Why can't Hollywood seem to get the "Fantastic Four" right?



The reboot endured months of badpress, culminating in director Josh Trank's disavowal (later hastily retracted) of his own film on the eve of its release on Friday. Even so, the familiarity of Marvel's First Family -- and the new, grounded take on the characters -- was expected to carry the feature to a $45 million opening weekend.



Instead, "Fantastic Four" debuted with an estimated $26.2 million, failing to unseat week-old "Mission: Impossible: Rogue Nation" from the top spot. (The Tom Cruise thriller fell 47 percent from last weekend and still came in first with an estimated $29.4 million.) "F4" is the the first comic book movie based on Marvel characters since 2011's "Ghost Rider: Spirit of Vengeance" not to open at number one.



There's already lots of speculation over whose fault this is, and what it means for the Marvel brand. Are we still going to get a "Fantastic Four" sequel in 2017? Are other studios' superhero movies going to become more formulaic and risk-averse in order to avoid future "Fantastic Four"-level fiascos?



There is plenty of blame to go around for the film being a disappointment. Some blame Trank, others 20th Century Fox -- with the clashes between the director and the studio only hurting the movie. Judging by what fans and critics have said, the reshot, tacked-on ending that Fox insisted on did the film no favors. Whether or not the film would have been better without it or was simply unfixable, we'll never know.



Trank's infamous, quickly deleted tweet on Thursday hinted that there was a better version of the movie, truer to his vision, that we'll never see. The remark seems to confirm both that the studio took the film out of Trank's hands and that both the director and the studio have been trying to cover their behinds in their efforts to salvage, release, and promote the movie they ended up with.

At the very least, "Fantastic Four" may make studios reconsider the recent practice of hiring relatively untried, low-budget directors to helm massive franchise movies. True, it's worked before for another Marvel property -- James Gunn's "Guardians of the Galaxy." Not only did Gunn's work result in a massive hit, but it also brought idiosyncratic, indie-style storytelling into a genre that's usually lacking in risk and surprise.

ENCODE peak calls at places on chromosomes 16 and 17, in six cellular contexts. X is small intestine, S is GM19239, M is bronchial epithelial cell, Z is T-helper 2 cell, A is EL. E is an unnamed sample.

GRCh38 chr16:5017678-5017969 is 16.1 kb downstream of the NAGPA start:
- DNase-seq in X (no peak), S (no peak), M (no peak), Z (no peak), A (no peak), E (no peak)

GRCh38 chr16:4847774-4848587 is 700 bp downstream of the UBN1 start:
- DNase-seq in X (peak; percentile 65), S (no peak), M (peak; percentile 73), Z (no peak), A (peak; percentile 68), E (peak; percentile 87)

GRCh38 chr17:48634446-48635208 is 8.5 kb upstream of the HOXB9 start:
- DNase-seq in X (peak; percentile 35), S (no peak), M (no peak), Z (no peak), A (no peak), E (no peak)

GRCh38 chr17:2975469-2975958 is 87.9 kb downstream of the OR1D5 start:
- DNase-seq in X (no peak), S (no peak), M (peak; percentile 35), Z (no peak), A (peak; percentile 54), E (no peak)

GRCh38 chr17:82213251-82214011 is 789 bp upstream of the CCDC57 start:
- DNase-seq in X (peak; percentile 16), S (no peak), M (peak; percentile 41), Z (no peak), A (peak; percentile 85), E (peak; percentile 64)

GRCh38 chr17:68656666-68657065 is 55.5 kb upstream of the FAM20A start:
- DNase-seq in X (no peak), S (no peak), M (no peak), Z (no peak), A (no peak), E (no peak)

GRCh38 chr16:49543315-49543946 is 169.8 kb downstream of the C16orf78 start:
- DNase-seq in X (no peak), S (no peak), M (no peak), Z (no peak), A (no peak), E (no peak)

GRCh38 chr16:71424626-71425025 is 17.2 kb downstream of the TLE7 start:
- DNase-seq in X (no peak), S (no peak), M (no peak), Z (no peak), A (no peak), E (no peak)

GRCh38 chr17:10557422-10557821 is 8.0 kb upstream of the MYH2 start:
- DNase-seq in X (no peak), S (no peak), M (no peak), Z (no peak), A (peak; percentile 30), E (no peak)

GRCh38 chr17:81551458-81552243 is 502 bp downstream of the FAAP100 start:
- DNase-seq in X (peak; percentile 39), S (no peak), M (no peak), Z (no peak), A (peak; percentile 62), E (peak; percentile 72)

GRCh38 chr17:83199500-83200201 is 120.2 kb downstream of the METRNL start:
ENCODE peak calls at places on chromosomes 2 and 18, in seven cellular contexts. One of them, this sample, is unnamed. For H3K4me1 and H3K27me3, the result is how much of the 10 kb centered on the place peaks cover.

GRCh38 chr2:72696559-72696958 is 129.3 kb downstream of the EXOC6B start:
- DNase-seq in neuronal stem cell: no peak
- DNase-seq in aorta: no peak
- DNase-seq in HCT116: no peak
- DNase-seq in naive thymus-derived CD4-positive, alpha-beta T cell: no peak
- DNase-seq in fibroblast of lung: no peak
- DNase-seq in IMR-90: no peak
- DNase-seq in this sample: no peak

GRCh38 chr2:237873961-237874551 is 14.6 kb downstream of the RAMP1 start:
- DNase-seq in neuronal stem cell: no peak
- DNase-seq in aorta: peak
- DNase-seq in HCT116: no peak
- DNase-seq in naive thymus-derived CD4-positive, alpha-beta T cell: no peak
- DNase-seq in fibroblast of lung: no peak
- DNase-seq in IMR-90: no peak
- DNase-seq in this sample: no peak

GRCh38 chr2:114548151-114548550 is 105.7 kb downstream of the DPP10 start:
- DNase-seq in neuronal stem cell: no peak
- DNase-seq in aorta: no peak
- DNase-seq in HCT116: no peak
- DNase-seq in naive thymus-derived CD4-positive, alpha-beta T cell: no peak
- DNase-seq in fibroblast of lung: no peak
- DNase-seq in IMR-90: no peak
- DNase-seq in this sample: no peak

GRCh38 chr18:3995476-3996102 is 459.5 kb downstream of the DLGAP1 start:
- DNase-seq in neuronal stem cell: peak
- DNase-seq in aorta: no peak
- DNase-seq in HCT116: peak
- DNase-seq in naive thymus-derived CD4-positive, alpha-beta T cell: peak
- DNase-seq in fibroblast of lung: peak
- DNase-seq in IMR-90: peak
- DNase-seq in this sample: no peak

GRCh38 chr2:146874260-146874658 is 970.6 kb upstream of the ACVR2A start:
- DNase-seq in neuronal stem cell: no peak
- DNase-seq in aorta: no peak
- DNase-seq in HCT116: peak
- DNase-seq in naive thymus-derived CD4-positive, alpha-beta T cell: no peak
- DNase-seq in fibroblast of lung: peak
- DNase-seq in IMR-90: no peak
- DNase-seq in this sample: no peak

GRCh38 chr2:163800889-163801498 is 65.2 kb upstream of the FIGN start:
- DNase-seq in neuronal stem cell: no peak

The approach has even worked outside of comic book movies (think Gareth Edwards directing "Godzilla," or Colin Trevorrow's "Jurassic World"). But not every indie director has the temperament and skill to command a big-budget enterprise. Neither moviegoers nor suits were overly happy with Marc Webb's "Amazing Spider-Man" movies. Director Edgar Wright, who cowrote "Ant-Man," ultimately left the film after a very public falling out with Marvel over its creative direction. And Ava DuVernay ("Selma") passed on "Black Panther," another filmmaker to join the ranks of those who pass on these types of films perhaps to avoid getting into the same kind of studio scrap that marred Trank's collaboration with Fox.



Even before "Fantastic Four's" release, Disney (Marvel's parent) had dropped Trank as director of a future "Star Wars" movie. It's entirely possible, then, that studios will prefer to hire experienced big-budget directors for their superhero movies. That could still lead to artistically daring comic book films if the director is another Christopher Nolan (who, lest we forget, got his start making tiny but incredibly inventive indies like "Memento"); less so if the director is another Michael Bay.



What does this mean for the future of Marvel's first family? A lot of pundits think Fox may let the rights fall back to Marvel. Depending on how well the new movie does overseas -- which, so far, it has made an estimated $34.1 million abroad -- Fox may decide it's not worth to continue down the road with Reed Richards and his pals. (The future of the 2017 sequel is now very much in doubt, though no one has yet to comment on its fate.)

One thing Fox will probably not do is collaborate with Marvel, the way Sony is doing with Spider-Man and allowing the Webslinger to appear in Disney's Marvel Cinematic Universe movies. Unlike Sony and Marvel, Fox and Marvel don't get along. Indeed, Marvel seems to have a history of sacrificing potential publishing and merchandising dollars just to keep from promoting Fox's Marvel movies.



If nothing else, the failure of "Fantastic Four" proves that not even movies based on Marvel characters are immune to the ill effects of bad buzz, bad reviews, and bad word-of-mouth (indicated by the movie's C- grade at CinemaScore). "Fantastic Four" shows that plenty can go wrong, at any step in the process.



It would be wise for Marvel, Disney, and other studios making superhero movies to remember screenwriter William Goldman's adage about what it takes to make a successful Hollywood movie: "Nobody knows anything."